Secrets of hibernating bears & stem cells lead to potential path to early cancer detection

Hibernating bears rely on UCP1 to stay warm. Other UCPs play roles in stem and cancer cells. (source: U.S. Fish and Wildlife Service)

For those of you who drive a stick shift, imagine stepping on the clutch and the gas pedal of your car at the same time. What happens? The engine revs and generates heat while the car goes nowhere. In the brown fat cells of the body, a protein called Uncoupling Protein 1 (UCP1) essentially functions in the same way to help generate heat in the absence of adequate physical activity such as in babies and hibernating mammals.

It turns out that a family of UCP proteins exists that also regulates the body’s energy production, or metabolism, but the other UCPs have been less understood. Now, in a study published in PLOS, researchers report a connection between UCPs, stem cells, and cancer.

The research team from the University of Veterinary Medicine in Vienna showed that only UCP2 is present in embryonic stem cells where metabolic rates are generally high due to the energy demands of the continual cell division of these unspecialized cells.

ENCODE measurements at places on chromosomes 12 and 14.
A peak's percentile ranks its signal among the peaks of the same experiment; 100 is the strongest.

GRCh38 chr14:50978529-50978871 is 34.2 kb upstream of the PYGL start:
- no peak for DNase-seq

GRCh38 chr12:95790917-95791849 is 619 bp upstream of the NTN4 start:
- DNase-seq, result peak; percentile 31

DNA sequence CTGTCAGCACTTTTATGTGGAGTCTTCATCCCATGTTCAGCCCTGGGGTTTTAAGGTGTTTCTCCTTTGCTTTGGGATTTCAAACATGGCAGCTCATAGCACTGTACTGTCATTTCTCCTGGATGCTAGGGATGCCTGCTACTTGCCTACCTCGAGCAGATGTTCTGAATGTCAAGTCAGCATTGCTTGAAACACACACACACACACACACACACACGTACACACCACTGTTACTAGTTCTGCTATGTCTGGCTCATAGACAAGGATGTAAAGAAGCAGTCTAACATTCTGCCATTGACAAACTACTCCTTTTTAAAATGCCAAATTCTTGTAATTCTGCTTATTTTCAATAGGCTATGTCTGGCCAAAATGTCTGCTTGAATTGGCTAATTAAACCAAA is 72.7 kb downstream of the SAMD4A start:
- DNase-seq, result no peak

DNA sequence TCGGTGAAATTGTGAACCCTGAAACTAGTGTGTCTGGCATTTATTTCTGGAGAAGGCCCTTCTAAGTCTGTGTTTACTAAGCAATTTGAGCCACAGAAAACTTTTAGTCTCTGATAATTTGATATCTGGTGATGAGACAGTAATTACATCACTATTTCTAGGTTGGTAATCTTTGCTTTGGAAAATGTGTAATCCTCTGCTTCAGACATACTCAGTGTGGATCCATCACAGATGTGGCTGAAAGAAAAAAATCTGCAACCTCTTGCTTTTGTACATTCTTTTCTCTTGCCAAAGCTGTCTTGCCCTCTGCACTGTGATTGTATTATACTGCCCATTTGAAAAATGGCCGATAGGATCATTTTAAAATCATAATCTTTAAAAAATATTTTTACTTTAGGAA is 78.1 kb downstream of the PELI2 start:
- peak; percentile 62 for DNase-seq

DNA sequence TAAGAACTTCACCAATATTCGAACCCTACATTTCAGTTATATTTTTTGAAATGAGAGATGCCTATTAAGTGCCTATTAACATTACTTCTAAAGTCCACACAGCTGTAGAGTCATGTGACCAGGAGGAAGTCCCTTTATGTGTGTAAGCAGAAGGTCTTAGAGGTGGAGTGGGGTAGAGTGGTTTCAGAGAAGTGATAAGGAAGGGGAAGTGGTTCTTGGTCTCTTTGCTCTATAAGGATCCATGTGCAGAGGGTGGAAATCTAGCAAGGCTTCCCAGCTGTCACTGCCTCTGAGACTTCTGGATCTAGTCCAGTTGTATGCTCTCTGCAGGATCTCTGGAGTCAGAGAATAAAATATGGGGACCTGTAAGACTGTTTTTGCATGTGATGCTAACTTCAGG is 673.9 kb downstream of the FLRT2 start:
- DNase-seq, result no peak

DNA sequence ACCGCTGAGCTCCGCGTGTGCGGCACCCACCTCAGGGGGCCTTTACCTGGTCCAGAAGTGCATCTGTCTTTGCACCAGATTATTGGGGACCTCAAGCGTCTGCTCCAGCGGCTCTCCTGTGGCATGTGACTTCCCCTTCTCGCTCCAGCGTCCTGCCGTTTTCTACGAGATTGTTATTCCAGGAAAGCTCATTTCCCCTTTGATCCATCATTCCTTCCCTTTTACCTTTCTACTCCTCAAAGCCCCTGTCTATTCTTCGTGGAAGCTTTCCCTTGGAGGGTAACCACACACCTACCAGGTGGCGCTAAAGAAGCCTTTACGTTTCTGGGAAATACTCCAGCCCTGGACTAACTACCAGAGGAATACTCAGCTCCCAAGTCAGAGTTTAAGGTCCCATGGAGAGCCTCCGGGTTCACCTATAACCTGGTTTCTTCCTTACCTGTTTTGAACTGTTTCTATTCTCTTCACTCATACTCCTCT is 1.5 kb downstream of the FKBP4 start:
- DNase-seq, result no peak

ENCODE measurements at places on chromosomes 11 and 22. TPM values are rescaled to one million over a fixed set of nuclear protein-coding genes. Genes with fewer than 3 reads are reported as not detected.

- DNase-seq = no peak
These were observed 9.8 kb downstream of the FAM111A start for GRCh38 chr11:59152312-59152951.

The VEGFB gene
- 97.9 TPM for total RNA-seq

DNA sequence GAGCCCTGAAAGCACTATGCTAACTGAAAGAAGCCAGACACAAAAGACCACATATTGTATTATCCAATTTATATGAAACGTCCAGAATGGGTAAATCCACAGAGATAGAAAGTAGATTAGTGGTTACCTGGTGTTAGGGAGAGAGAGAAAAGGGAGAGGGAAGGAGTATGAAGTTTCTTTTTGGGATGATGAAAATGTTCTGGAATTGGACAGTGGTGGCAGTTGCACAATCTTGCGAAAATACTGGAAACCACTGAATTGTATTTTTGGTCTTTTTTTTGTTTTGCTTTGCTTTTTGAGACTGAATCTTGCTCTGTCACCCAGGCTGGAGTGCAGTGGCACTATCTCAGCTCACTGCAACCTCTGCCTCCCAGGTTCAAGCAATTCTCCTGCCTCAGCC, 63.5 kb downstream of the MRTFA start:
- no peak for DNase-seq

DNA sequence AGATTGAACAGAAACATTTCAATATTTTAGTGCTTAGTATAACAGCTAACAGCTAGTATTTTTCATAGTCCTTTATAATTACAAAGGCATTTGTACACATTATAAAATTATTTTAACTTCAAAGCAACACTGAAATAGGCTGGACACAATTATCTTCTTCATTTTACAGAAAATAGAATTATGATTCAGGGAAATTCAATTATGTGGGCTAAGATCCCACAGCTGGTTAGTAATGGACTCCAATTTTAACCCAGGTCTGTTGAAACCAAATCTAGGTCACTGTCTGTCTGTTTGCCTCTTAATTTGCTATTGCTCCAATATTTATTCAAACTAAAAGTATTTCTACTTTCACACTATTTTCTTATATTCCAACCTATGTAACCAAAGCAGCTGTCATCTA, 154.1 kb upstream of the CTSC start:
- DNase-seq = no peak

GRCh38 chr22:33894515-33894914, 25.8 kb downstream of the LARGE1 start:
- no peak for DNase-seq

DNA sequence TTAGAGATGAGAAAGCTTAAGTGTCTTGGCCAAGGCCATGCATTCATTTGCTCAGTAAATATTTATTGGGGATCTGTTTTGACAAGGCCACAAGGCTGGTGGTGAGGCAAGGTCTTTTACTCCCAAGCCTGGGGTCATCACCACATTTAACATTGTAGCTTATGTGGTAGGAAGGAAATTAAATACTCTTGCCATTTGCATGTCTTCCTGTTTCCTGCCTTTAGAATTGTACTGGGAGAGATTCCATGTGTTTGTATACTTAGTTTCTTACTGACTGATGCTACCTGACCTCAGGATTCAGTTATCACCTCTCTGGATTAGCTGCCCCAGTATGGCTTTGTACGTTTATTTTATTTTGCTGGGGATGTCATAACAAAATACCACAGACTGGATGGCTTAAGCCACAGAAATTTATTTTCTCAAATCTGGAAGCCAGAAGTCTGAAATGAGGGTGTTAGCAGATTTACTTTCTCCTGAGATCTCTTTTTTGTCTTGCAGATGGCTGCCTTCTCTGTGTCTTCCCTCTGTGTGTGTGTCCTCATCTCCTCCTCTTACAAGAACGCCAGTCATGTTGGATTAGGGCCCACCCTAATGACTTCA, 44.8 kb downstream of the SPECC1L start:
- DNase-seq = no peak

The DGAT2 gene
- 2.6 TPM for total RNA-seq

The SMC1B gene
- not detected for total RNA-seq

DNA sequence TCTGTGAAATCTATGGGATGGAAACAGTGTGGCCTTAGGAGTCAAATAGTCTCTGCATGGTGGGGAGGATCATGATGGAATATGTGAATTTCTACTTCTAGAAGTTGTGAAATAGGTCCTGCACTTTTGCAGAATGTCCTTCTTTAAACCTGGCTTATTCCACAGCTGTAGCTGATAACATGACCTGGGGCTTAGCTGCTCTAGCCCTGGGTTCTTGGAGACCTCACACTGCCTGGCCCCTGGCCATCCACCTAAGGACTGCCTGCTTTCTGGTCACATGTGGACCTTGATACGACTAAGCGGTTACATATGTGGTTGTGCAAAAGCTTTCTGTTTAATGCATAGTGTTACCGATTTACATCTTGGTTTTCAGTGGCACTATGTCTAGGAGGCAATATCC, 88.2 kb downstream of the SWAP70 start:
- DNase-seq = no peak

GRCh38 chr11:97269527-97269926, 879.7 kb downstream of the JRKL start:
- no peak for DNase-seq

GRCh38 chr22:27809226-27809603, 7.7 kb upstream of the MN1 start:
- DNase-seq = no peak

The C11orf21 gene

UCP4, on the other hand, was only seen in nerve cells, which divide much less frequently than stem cells. Based on those results the team looked at UCP levels while stimulating stem cells to become nerve cells. The team observed that UCP2 fades away and UCP4 ramps up as the stem cells transform into nerve cells.

What’s fascinating is that unlike normal nerve cells, neuroblastoma cells, which are cancerous, have no UCP4 protein and instead only UCP2 is detectable as is seen in stem cells. In fact, previous studies had shown that UCP2 is present in cancer cells, which divide frequently and have high energy needs, similar to stem cells.

So these studies give a new glimpse of UCP2 and 4 functions and also provide an indicator of a stem cell’s transition into a specialized cell. The results also point to a potential signal to detect when a specialized nerve cell is heading down a cancerous path. Lead author Anne Rupprecht, in press release picked up by Science Daily, pitches the importance of the work this way:

The composition of UCPs in the cells discloses information about their current condition. UCP2 could therefore give an indication at an early stage, if a cell is on the way to becoming a cancer cell. Even a classification of the tumor’s malignancy would eventually be possible. A faulty mechanism in the nerve cells could lead to a functional disorder and, for instance, to a neurodegenerative illness like Parkinson’s disease.

Todd Dubnicoff

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